Loto-Quebec has withdrawn its proposal to launch a ‘mini casino’ in downtown Montreal, citing Montreal Public Health’s verdict as a significant factor in its decision.
The provincial gaming authority had planned to rent the 1909 Taverne Moderne restaurant – which adjoins the Bell Centre – to open a gaming hall with 350 slot machines.
Installation of these machines would have seen the removal of approximately 600 video lottery machines elsewhere on the island, but the proposal received stinging criticism from Montreal Public Health in a 42-page report which outlined the potential danger of such a property.
Significantly, the gaming hall’s location was seen as risky – particularly for men between the ages of 18-44 who are “particularly vulnerable” when it comes to gambling addictions – due to the close proximity of the Bell Centre, which is intrinsically linked to the Montreal Canadiens’ ownership group Groupe CH.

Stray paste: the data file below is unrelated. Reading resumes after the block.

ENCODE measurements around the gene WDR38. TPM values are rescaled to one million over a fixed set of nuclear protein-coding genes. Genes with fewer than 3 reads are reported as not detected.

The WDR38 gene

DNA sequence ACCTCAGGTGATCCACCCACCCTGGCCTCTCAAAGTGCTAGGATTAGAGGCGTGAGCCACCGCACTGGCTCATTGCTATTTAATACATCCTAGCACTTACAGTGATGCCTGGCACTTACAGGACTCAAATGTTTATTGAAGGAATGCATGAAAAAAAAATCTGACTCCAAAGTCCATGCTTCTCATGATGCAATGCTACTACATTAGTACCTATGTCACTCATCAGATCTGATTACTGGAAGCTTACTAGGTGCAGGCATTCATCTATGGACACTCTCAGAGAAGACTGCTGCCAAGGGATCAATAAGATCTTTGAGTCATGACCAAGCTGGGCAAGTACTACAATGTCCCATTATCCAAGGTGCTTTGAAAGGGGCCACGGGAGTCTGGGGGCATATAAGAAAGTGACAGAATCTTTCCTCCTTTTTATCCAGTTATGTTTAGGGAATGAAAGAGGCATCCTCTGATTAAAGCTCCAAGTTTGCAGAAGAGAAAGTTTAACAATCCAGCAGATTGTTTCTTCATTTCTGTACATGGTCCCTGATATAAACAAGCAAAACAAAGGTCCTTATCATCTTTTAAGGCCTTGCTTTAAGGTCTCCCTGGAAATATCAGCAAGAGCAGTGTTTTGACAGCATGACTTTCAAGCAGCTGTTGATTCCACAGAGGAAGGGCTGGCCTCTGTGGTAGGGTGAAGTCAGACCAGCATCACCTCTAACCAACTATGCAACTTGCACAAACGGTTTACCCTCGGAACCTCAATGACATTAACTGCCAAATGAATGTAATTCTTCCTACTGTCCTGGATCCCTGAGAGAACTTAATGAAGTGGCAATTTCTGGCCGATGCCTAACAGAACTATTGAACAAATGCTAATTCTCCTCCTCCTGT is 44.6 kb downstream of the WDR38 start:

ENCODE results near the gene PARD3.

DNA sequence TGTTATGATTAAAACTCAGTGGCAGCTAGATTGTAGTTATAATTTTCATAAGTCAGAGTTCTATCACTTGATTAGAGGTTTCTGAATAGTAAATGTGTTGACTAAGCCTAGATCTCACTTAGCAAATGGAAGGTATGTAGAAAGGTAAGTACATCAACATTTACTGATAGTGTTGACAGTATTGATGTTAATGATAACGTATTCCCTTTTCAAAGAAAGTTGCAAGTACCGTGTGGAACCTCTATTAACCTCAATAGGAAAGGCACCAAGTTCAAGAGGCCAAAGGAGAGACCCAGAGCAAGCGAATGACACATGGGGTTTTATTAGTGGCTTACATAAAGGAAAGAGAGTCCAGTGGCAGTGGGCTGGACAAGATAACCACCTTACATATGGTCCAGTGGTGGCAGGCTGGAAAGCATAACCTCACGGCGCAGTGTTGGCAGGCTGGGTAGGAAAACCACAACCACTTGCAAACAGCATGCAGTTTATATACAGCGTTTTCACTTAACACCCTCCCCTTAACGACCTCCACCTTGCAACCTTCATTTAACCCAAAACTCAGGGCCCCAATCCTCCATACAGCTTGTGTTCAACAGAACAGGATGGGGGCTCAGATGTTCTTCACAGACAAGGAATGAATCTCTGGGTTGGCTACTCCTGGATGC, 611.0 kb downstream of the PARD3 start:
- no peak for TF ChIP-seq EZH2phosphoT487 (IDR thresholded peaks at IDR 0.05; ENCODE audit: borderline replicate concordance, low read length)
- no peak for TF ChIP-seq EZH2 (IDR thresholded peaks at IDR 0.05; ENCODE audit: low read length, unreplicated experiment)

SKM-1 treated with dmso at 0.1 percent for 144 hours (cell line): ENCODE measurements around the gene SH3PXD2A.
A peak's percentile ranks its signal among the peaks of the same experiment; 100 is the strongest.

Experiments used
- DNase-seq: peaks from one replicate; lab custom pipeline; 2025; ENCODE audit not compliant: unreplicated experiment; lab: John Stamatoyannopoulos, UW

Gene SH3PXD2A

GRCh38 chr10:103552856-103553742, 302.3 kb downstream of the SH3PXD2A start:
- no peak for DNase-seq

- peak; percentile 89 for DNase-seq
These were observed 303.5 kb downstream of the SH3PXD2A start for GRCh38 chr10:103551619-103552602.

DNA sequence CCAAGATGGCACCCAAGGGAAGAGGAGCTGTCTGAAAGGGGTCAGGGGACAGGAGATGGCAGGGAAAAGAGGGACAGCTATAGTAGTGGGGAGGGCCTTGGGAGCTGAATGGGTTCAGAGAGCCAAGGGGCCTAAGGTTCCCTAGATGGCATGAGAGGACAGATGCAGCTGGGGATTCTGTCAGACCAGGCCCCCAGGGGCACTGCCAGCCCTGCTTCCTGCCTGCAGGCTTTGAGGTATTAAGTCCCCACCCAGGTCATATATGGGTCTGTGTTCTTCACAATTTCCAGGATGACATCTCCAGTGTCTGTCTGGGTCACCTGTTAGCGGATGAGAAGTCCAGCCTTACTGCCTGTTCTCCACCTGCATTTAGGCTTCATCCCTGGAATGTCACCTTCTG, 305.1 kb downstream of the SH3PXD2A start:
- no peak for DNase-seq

The decision of Montreal Public Health to report their findings to the media prompted a stern response from Loto-Quebec earlier this week, but the Crown Corporation has now admitted defeat in its attempts to open a gaming hall, at least in its current guise.
Citing a “missed opportunity”, Jean-François Bergeron, President and CEO of Loto-Québec, said: “We’re convinced that revamping our land-based model would allow us to better meet today’s challenges and needs. Not doing anything does not amount to a solution. Neither does reducing supply without providing new options to meet player demand.
“By no means does Loto-Québec’s future rest solely on the proposed Bell Centre project, but we are disappointed that the project isn’t going through.
“I want to thank all those involved in the project, like the public health teams, the City of Montréal, and most importantly Groupe CH, for their cooperation over the last two years. I commend Groupe CH on being one of the few professional teams that refuse to do business with illegal gambling operators.”